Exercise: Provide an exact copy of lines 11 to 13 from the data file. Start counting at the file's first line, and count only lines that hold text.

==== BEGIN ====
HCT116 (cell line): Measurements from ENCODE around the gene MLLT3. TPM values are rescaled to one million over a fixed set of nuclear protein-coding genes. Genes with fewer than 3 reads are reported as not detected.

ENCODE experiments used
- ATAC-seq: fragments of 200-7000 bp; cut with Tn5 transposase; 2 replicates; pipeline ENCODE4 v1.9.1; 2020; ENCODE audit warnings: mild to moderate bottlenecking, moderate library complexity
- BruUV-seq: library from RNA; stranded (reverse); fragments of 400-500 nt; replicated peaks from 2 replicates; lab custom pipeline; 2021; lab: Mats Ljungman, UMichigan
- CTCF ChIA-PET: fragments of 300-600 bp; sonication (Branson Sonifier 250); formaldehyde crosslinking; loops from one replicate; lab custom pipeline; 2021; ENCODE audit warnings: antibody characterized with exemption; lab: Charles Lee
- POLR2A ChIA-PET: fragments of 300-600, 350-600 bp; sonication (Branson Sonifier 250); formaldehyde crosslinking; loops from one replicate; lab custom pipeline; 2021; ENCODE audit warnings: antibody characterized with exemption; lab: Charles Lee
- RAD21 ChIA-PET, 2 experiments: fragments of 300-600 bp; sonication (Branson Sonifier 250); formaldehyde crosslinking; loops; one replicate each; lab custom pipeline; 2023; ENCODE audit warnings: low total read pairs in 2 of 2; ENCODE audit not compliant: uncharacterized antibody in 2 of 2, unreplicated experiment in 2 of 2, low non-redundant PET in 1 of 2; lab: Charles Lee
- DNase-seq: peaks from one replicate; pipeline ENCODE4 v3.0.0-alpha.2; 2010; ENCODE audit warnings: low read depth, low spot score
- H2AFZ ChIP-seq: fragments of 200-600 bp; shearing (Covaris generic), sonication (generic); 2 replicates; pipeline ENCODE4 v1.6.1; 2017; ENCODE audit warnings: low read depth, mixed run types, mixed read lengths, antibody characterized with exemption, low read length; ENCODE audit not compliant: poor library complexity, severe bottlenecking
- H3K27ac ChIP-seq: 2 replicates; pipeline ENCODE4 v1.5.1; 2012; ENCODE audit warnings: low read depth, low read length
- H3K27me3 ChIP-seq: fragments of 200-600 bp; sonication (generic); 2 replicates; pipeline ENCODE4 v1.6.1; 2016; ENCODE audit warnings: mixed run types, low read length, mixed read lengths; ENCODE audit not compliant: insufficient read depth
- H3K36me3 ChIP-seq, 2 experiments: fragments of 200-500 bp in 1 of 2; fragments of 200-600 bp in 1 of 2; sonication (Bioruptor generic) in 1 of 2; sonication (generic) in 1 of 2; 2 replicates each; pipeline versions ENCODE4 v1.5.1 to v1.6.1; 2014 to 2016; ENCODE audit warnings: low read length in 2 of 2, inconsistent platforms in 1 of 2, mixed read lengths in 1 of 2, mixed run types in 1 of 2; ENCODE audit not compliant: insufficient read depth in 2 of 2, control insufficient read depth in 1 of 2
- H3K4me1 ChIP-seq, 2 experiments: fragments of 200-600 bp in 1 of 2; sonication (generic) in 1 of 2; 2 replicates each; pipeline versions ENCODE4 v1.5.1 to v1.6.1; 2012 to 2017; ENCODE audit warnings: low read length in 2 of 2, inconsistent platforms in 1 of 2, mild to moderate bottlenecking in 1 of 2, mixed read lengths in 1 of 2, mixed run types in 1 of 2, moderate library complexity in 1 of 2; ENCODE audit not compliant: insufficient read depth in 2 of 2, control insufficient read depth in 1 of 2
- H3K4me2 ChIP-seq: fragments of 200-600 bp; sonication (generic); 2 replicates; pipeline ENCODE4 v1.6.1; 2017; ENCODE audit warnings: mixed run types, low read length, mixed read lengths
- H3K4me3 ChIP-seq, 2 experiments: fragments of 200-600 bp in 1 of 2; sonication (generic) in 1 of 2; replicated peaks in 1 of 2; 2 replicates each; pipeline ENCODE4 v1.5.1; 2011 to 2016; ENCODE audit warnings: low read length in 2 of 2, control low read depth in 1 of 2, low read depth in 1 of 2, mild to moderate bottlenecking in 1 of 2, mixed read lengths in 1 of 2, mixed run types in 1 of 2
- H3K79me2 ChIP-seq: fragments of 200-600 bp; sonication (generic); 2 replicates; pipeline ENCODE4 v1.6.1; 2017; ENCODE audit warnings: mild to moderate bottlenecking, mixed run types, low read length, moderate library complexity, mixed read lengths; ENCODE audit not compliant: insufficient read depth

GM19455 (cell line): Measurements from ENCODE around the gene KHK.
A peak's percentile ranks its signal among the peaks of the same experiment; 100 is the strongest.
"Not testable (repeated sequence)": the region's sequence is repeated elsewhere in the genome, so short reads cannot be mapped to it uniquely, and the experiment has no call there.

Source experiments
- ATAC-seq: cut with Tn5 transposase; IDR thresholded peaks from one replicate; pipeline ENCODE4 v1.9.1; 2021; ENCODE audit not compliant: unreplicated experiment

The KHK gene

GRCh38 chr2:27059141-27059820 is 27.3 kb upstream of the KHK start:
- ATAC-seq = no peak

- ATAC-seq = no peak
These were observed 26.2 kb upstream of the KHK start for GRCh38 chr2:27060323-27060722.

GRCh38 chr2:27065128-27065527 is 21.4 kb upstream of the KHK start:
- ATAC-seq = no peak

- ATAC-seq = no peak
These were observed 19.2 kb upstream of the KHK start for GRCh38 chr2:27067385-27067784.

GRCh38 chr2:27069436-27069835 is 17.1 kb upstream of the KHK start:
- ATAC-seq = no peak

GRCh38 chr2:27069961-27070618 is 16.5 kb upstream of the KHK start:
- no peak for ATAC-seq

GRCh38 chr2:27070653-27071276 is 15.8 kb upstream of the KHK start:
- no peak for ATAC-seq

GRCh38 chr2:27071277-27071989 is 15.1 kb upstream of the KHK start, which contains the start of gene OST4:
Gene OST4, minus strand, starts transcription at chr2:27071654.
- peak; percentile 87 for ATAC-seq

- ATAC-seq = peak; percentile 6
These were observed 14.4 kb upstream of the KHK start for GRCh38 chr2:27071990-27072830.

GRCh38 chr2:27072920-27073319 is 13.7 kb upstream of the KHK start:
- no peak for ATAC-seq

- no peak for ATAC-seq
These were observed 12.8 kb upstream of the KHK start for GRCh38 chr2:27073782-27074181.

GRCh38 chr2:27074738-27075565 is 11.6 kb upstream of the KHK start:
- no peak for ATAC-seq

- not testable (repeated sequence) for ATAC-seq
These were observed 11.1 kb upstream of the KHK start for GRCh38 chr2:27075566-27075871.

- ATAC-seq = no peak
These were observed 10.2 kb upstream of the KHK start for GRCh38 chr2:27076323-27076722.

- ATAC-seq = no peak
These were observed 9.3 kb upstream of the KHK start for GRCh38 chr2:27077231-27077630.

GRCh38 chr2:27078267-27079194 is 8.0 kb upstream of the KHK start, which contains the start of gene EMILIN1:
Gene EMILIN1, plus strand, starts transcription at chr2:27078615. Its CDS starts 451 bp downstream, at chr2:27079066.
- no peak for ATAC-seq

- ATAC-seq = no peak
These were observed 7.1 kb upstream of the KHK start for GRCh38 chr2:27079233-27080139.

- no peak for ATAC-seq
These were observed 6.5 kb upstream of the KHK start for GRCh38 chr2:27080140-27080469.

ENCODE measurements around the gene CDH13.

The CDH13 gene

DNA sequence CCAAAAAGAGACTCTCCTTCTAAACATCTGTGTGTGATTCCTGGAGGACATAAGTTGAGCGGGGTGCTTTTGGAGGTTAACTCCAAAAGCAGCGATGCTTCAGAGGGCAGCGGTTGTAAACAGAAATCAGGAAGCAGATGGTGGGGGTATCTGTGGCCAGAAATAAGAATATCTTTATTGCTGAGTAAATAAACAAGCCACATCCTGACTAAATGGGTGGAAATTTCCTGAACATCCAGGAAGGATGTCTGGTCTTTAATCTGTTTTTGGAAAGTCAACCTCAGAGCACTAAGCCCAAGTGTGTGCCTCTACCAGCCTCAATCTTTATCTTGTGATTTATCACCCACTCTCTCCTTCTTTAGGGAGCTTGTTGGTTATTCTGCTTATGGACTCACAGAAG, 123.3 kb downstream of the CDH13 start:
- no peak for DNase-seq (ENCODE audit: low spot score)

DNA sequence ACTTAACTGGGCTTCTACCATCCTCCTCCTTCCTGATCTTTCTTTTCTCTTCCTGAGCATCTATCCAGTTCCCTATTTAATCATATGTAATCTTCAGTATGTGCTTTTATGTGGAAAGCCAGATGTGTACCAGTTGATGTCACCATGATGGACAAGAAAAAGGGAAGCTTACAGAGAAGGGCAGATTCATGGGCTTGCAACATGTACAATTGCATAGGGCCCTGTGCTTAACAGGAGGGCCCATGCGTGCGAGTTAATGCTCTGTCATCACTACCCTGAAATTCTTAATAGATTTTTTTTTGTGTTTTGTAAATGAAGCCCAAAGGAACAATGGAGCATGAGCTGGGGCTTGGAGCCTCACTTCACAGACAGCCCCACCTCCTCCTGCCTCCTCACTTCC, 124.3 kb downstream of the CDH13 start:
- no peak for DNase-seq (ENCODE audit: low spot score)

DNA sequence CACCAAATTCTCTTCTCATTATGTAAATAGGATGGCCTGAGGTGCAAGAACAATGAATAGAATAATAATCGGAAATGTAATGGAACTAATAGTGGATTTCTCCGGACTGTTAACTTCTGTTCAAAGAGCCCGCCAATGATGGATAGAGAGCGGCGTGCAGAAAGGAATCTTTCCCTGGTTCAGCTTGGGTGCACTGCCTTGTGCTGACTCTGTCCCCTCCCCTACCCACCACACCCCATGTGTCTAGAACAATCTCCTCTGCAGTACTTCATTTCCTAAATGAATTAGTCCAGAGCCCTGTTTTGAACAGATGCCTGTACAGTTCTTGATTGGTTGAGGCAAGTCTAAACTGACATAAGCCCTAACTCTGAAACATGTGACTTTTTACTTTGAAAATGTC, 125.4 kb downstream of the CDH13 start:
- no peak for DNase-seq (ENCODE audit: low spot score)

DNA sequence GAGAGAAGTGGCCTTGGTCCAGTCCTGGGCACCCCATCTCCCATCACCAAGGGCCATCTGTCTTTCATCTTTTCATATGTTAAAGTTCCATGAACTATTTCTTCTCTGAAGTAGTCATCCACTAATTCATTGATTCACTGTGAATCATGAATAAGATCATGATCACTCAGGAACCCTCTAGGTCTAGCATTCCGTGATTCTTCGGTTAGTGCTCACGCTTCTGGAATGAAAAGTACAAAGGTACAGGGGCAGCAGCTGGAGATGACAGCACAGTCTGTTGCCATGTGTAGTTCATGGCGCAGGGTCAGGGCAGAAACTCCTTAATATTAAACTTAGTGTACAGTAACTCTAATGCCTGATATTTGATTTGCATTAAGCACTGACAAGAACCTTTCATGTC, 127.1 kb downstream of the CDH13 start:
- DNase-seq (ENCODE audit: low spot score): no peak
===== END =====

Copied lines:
- H3K27me3 ChIP-seq: fragments of 200-600 bp; sonication (generic); 2 replicates; pipeline ENCODE4 v1.6.1; 2016; ENCODE audit warnings: mixed run types, low read length, mixed read lengths; ENCODE audit not compliant: insufficient read depth
- H3K36me3 ChIP-seq, 2 experiments: fragments of 200-500 bp in 1 of 2; fragments of 200-600 bp in 1 of 2; sonication (Bioruptor generic) in 1 of 2; sonication (generic) in 1 of 2; 2 replicates each; pipeline versions ENCODE4 v1.5.1 to v1.6.1; 2014 to 2016; ENCODE audit warnings: low read length in 2 of 2, inconsistent platforms in 1 of 2, mixed read lengths in 1 of 2, mixed run types in 1 of 2; ENCODE audit not compliant: insufficient read depth in 2 of 2, control insufficient read depth in 1 of 2
- H3K4me1 ChIP-seq, 2 experiments: fragments of 200-600 bp in 1 of 2; sonication (generic) in 1 of 2; 2 replicates each; pipeline versions ENCODE4 v1.5.1 to v1.6.1; 2012 to 2017; ENCODE audit warnings: low read length in 2 of 2, inconsistent platforms in 1 of 2, mild to moderate bottlenecking in 1 of 2, mixed read lengths in 1 of 2, mixed run types in 1 of 2, moderate library complexity in 1 of 2; ENCODE audit not compliant: insufficient read depth in 2 of 2, control insufficient read depth in 1 of 2